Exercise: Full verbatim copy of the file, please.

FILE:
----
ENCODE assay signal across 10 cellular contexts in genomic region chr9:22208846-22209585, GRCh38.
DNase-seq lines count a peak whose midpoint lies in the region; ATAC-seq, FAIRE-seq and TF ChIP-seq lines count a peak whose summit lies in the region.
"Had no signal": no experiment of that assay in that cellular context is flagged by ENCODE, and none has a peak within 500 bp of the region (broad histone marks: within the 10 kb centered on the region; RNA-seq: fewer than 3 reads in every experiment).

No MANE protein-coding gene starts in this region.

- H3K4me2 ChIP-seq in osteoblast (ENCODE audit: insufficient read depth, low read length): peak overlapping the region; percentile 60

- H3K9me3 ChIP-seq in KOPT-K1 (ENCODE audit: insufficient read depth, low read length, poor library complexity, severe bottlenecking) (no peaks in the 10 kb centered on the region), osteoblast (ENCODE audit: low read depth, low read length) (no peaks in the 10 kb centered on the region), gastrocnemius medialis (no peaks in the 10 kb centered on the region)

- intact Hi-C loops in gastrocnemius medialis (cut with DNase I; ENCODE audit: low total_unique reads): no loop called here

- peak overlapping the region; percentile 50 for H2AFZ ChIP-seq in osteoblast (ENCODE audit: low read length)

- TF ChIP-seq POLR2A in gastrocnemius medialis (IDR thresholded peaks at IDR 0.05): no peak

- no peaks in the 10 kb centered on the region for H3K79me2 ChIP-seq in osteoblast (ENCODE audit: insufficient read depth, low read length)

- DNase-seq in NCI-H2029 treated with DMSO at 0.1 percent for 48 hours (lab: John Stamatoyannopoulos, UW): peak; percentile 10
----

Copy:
ENCODE assay signal across 10 cellular contexts in genomic region chr9:22208846-22209585, GRCh38.
DNase-seq lines count a peak whose midpoint lies in the region; ATAC-seq, FAIRE-seq and TF ChIP-seq lines count a peak whose summit lies in the region.
"Had no signal": no experiment of that assay in that cellular context is flagged by ENCODE, and none has a peak within 500 bp of the region (broad histone marks: within the 10 kb centered on the region; RNA-seq: fewer than 3 reads in every experiment).

No MANE protein-coding gene starts in this region.

- H3K4me2 ChIP-seq in osteoblast (ENCODE audit: insufficient read depth, low read length): peak overlapping the region; percentile 60

- H3K9me3 ChIP-seq in KOPT-K1 (ENCODE audit: insufficient read depth, low read length, poor library complexity, severe bottlenecking) (no peaks in the 10 kb centered on the region), osteoblast (ENCODE audit: low read depth, low read length) (no peaks in the 10 kb centered on the region), gastrocnemius medialis (no peaks in the 10 kb centered on the region)

- intact Hi-C loops in gastrocnemius medialis (cut with DNase I; ENCODE audit: low total_unique reads): no loop called here

- peak overlapping the region; percentile 50 for H2AFZ ChIP-seq in osteoblast (ENCODE audit: low read length)

- TF ChIP-seq POLR2A in gastrocnemius medialis (IDR thresholded peaks at IDR 0.05): no peak

- no peaks in the 10 kb centered on the region for H3K79me2 ChIP-seq in osteoblast (ENCODE audit: insufficient read depth, low read length)

- DNase-seq in NCI-H2029 treated with DMSO at 0.1 percent for 48 hours (lab: John Stamatoyannopoulos, UW): peak; percentile 10